Will I inherit an equal share as designated in my parents' Will? 21 Answers as of May 27, 2014

My 3 brothers have already received $100,000 since my parents have been alive and I did not receive anything yet. Plus my parents have put aside another $250,000 with my brothers as beneficiaries. How can assets be divided more equally? Plus I have been the only one to overlook my parents' care for more than 30 years. Aren't my parents being unfair to me?

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Law Offices of Robert Beatson II | Robert Beatson II
Suggest you talk to an attorney who handles Federal/MD estate planning. Information will need to be assembled and carefully reviewed for a proper analysis and estate distribution plan to be implemented. An experienced estate attorney in MD should be able to handle this type of matter and to protect the interests of the client.
Answer Applies to: Maryland
Replied: 5/27/2014
Christine Sabio Socrates Attorney at Law | Christine Socrates
Absent any incapacity of your parents or undue duress or coercion from your brothers on your parents, your parents have a right to make gifts during their lifetime and make their will distributing any amounts to your children. If your parents choose to be unfair or unequal in the distribution of their assets, they have a right to do so as long as they are of sound mind and not under an duress or coercion from your brothers.
Answer Applies to: Ohio
Replied: 5/14/2014
Edward L. Armstrong, P.C. | Edward L. Armstrong
Whether your parents are being "unfair" to you is a question I cannot answer. I can only say that parents are not obligated to give their children anything and they have no obligation to make estates or trusts or other assets available to their children on an equal basis. In other words, parents may favor one or more children over other children.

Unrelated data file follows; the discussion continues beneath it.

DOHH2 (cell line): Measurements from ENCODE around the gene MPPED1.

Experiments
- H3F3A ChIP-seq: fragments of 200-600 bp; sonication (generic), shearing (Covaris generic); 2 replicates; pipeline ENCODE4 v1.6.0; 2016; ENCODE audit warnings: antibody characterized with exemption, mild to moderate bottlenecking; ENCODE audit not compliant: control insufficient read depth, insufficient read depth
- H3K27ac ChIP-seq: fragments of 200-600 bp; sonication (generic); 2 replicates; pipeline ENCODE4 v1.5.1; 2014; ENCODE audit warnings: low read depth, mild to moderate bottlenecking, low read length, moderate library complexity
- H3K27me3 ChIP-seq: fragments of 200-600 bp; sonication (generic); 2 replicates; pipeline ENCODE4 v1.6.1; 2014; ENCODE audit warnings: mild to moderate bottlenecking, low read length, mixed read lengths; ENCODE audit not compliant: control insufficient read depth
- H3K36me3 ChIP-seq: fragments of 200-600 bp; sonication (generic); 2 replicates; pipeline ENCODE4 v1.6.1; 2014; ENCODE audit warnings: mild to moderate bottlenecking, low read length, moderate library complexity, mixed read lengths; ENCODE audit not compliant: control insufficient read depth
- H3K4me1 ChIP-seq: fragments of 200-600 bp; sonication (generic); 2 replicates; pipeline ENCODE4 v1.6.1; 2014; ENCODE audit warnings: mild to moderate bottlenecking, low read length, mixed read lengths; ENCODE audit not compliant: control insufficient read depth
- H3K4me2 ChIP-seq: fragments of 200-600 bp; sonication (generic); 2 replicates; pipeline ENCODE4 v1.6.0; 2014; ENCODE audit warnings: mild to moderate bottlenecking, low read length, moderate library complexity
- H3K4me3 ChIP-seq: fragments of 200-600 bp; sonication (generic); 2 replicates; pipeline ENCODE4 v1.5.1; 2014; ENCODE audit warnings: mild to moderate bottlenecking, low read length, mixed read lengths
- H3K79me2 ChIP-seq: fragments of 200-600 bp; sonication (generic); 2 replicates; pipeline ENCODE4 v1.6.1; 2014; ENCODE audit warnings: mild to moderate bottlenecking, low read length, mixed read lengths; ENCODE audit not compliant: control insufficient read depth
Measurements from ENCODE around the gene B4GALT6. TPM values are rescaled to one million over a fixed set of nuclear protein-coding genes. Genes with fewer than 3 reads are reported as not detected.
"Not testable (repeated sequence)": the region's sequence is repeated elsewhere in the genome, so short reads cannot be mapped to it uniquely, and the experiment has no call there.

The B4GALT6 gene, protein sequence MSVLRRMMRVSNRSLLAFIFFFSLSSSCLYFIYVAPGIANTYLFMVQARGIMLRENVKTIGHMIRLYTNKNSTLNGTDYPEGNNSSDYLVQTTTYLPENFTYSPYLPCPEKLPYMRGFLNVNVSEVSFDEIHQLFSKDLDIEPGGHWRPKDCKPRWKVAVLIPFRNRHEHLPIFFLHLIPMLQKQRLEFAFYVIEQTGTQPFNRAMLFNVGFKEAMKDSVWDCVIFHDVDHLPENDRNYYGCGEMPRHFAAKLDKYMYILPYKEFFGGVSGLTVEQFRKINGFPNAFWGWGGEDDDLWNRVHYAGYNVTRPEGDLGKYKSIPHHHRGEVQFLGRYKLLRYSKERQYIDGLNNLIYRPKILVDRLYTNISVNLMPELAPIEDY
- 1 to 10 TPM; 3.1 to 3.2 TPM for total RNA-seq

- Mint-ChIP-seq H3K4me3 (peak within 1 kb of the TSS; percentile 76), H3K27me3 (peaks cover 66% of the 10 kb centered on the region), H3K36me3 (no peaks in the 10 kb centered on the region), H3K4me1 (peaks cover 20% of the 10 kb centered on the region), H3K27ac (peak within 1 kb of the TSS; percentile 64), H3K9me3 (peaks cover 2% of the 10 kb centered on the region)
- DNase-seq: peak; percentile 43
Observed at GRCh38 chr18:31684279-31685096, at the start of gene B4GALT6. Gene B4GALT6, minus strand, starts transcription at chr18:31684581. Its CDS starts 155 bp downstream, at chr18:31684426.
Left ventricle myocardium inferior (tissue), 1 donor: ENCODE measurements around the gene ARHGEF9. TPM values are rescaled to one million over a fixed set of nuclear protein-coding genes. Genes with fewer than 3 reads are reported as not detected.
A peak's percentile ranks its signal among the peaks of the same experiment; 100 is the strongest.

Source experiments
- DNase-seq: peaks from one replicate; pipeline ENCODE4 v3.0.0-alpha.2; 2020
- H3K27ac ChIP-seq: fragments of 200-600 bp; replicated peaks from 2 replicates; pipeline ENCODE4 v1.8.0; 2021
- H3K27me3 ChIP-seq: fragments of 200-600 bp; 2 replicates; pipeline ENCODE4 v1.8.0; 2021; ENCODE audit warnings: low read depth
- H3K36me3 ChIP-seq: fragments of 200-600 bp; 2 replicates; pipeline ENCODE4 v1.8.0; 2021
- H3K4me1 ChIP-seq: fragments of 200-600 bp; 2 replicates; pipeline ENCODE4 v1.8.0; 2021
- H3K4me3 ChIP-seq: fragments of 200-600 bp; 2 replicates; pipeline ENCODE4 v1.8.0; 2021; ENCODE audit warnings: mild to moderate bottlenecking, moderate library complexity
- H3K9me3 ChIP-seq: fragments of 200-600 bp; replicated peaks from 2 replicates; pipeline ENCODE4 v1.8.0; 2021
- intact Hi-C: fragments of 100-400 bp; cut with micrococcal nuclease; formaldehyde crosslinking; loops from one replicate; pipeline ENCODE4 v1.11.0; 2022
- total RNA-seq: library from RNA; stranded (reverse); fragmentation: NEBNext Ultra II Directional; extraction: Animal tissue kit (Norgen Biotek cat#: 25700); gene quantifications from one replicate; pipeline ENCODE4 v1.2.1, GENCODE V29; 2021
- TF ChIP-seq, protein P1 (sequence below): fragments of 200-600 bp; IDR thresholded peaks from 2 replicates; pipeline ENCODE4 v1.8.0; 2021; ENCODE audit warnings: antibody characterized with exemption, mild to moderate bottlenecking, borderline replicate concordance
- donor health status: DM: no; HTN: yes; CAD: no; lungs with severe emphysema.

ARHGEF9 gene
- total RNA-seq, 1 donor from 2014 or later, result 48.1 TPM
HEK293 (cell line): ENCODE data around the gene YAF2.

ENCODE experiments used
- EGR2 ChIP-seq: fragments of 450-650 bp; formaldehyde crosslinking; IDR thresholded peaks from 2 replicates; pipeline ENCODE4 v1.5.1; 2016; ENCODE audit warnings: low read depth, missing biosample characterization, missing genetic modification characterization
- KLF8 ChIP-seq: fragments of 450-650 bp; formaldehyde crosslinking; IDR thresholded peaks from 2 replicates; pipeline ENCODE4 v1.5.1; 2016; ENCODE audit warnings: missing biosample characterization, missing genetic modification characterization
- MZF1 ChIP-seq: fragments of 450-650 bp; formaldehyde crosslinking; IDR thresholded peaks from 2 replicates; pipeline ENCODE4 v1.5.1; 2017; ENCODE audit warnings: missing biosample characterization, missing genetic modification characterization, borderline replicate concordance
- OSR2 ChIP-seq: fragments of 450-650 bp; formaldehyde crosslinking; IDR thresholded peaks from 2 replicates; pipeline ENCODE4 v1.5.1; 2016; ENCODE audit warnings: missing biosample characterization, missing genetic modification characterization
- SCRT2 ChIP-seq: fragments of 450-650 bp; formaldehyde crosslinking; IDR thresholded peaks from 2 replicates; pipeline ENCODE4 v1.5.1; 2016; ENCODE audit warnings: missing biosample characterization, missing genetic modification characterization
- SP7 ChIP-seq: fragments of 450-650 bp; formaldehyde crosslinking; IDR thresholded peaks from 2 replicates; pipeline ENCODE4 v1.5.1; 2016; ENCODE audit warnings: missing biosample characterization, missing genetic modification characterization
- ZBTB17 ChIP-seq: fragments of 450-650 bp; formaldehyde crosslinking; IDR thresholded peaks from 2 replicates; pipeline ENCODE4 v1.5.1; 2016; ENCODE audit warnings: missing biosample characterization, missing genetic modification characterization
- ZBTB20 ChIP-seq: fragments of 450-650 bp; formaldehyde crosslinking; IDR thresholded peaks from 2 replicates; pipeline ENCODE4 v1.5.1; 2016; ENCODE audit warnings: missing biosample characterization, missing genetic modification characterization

Answer Applies to: Missouri
Replied: 5/14/2014
Law Office of Pamela Braynon | Pamela Y. Braynon
That maybe so, however your parents are free to leave their belongings to whomever they please.
Answer Applies to: Florida
Replied: 5/6/2014
Law Offices of Frances Headley | Frances Headley
They may be unfair, but it is not illegal. Anyone can divide up their estate in any manner they choose. Equal divisions, although common, are not mandated by law.
Answer Applies to: California
Replied: 5/5/2014
    Law Ofices of Edwin K. Niles | Edwin K. Niles
    Yes, it sounds as if they are being unfair. Sometimes things are not fair. Why not ask why?
    Answer Applies to: California
    Replied: 5/5/2014
    Law Office of Nathan Wagner
    Law Office of Nathan Wagner | Nathan J. Wagner
    Maybe they are being unfair with you. I am sorry to say, however, that the law allows them to be unfair in this way. There is no law saying that they have to leave you anything in their will.
    Answer Applies to: California
    Replied: 5/5/2014
    C Page Hamrick Attorney at Law | C Page Hamrick
    FOR WEST VIRGINIA ONLY: You should make a claim withe the Executor/Administrator of the Estate to determine why you are not receiving your share. Your question is multiple and complex and you really need to speak with an attorney.
    Answer Applies to: West Virginia
    Replied: 5/5/2014
    James M. Chandler | James M. Chandler
    They can leave their property to anyone they want to. Talk to them about the situation and make sure that anything they want to give to you is in a will or a trust designated for you.
    Answer Applies to: California
    Replied: 5/5/2014
    Goldsmith & Guymon
    Goldsmith & Guymon | Dara Goldsmith
    You are not necessarily entitled to inherit or be gifted anything. Your parents can leave their estate to whomever they choose, even to your exclusion. If you have a concern, speak with your parents about the estate plan, but keep in mind they have no obligation to leave you anything.
    Answer Applies to: Nevada
    Replied: 5/5/2014
    Law Office Of Victor Waid
    Law Office Of Victor Waid | Victor Waid
    Suggest you immediately obtain the services of a probate trust litigation lawyer to make the appropriate inquiries on your behalf to determine if you were included or not included in the disposition documents meaning the will or trust, or just forgotten to be included.
    Answer Applies to: California
    Replied: 5/5/2014
    Sebby Law Office
    Sebby Law Office | Jayne Sebby